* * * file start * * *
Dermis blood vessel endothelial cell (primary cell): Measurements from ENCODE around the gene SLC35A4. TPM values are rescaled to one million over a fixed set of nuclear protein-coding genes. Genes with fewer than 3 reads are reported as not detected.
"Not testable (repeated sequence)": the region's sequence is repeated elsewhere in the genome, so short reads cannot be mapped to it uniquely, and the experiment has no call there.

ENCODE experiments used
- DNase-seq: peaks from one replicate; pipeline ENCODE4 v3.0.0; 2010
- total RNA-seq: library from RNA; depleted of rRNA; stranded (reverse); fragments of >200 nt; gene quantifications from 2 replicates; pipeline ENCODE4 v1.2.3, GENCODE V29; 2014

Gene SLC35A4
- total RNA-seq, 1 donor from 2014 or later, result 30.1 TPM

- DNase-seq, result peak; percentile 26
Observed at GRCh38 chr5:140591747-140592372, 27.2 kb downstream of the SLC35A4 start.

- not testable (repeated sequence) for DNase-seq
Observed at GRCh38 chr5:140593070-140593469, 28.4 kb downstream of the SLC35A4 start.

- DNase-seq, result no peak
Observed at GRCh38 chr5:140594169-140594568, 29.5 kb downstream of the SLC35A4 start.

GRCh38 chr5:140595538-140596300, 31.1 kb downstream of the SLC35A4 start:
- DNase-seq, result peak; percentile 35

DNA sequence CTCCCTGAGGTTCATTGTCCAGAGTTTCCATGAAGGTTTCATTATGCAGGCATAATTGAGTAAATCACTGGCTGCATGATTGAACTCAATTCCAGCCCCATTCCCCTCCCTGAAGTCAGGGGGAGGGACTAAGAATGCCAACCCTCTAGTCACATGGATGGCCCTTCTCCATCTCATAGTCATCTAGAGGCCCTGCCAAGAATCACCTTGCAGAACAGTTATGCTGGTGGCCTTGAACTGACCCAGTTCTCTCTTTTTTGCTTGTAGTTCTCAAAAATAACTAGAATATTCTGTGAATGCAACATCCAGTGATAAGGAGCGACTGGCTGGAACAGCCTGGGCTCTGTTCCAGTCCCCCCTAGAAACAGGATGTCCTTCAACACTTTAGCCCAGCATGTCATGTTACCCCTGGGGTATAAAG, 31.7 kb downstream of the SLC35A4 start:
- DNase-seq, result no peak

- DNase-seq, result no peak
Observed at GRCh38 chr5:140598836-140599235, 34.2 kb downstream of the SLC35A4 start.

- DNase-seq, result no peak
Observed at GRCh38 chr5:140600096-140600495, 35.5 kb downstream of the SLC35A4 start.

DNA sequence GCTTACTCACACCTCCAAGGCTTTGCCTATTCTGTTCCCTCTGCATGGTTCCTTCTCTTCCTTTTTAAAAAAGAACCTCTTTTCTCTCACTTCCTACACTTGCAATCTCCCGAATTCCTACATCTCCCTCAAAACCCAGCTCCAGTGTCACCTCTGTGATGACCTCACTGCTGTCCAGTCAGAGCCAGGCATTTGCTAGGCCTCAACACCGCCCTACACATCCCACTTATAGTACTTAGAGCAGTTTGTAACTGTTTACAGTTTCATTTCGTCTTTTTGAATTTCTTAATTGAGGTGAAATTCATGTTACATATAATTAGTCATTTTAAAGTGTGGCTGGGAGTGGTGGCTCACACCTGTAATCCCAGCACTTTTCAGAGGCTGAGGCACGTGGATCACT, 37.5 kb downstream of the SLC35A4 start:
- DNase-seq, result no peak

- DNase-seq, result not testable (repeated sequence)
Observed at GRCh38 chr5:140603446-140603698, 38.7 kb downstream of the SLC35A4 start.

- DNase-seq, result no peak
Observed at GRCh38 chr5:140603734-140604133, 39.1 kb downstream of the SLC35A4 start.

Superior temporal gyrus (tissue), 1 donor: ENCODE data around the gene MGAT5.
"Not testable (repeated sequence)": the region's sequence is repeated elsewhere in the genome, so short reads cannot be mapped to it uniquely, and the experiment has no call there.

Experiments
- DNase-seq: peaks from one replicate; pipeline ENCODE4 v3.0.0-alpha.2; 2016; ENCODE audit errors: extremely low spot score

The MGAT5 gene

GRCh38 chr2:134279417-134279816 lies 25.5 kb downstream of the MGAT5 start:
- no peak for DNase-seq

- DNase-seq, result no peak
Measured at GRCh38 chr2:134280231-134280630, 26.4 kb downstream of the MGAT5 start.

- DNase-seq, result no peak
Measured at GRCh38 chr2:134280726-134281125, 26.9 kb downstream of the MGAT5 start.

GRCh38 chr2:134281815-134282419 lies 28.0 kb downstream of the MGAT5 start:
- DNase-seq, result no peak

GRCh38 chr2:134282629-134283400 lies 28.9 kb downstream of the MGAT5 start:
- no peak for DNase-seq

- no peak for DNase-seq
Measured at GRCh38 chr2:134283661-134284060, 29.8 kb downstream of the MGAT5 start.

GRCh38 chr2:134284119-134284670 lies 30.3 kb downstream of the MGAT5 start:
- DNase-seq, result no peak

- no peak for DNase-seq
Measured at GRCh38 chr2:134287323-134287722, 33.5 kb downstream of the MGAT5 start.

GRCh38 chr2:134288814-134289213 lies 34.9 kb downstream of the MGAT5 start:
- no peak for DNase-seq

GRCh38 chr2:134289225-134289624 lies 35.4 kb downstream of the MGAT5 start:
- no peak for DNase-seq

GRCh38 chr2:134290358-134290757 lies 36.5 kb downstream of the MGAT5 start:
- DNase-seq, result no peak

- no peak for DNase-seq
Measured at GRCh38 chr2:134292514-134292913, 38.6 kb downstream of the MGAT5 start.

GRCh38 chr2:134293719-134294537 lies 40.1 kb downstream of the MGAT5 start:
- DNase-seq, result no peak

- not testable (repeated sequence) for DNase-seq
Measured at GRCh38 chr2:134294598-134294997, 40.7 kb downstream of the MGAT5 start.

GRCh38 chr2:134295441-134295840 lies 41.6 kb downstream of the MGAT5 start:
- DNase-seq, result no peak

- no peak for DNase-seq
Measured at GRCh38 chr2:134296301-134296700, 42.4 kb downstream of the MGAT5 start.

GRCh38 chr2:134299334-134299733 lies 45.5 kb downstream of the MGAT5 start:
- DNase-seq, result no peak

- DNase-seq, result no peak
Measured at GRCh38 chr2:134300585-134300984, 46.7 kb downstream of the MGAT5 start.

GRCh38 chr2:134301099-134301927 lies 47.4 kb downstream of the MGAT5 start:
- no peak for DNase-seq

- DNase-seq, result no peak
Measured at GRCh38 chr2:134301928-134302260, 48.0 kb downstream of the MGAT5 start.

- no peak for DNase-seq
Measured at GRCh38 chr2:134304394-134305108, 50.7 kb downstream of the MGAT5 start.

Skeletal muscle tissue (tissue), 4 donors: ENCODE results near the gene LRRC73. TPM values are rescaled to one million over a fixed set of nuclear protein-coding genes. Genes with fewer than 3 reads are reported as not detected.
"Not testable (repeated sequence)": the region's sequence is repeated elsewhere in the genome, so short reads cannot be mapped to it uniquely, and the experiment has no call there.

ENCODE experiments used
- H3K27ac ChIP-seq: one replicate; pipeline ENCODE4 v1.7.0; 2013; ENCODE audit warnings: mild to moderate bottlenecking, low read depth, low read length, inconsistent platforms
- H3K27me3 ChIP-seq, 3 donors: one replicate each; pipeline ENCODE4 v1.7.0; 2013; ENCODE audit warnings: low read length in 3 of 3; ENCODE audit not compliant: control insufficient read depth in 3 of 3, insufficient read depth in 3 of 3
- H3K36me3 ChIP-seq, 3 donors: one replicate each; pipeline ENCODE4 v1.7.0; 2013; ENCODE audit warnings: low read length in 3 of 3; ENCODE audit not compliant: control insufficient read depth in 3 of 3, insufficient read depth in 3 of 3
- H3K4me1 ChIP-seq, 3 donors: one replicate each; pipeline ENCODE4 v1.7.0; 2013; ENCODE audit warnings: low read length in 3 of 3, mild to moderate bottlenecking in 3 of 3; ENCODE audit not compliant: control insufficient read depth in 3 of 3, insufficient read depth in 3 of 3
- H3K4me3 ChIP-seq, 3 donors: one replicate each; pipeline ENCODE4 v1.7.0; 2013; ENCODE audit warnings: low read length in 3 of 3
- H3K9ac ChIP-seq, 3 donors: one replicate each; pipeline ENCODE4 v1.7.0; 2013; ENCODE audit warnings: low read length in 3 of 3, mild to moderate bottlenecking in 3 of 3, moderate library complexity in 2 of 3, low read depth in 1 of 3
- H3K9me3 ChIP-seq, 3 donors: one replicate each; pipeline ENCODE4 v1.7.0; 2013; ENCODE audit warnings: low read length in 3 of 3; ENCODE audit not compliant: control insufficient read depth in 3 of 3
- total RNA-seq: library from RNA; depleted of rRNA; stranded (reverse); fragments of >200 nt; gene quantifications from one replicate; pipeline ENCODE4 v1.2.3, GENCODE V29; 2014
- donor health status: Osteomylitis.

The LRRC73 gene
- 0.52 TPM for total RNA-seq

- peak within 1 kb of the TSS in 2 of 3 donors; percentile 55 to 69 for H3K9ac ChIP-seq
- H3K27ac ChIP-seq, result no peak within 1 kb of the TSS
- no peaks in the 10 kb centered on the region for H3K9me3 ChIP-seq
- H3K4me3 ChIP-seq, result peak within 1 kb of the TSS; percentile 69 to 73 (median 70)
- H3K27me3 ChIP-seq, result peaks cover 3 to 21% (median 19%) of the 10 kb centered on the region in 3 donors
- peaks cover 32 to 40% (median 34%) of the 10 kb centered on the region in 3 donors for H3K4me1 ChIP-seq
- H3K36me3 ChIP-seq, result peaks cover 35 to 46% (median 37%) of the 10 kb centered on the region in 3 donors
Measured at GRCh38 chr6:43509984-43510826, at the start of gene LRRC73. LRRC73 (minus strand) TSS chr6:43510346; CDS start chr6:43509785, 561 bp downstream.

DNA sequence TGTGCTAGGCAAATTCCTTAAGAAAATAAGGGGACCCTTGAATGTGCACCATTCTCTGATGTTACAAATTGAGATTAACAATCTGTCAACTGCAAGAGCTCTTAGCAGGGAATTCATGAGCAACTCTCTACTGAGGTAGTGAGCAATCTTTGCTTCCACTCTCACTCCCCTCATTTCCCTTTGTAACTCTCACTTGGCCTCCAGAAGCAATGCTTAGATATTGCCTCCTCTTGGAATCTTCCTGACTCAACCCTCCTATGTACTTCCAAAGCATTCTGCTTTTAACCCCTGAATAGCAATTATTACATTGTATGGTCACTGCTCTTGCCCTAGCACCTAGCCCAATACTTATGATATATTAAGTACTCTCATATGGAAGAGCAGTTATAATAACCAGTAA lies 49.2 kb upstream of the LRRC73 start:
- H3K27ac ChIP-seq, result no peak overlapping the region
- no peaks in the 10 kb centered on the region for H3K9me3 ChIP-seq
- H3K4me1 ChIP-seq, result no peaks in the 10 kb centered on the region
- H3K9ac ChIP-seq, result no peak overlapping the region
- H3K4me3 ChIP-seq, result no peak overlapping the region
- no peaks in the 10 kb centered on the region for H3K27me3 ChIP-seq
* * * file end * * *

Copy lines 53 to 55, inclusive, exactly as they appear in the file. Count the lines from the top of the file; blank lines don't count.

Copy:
GRCh38 chr2:134290358-134290757 lies 36.5 kb downstream of the MGAT5 start:
- DNase-seq, result no peak

- no peak for DNase-seq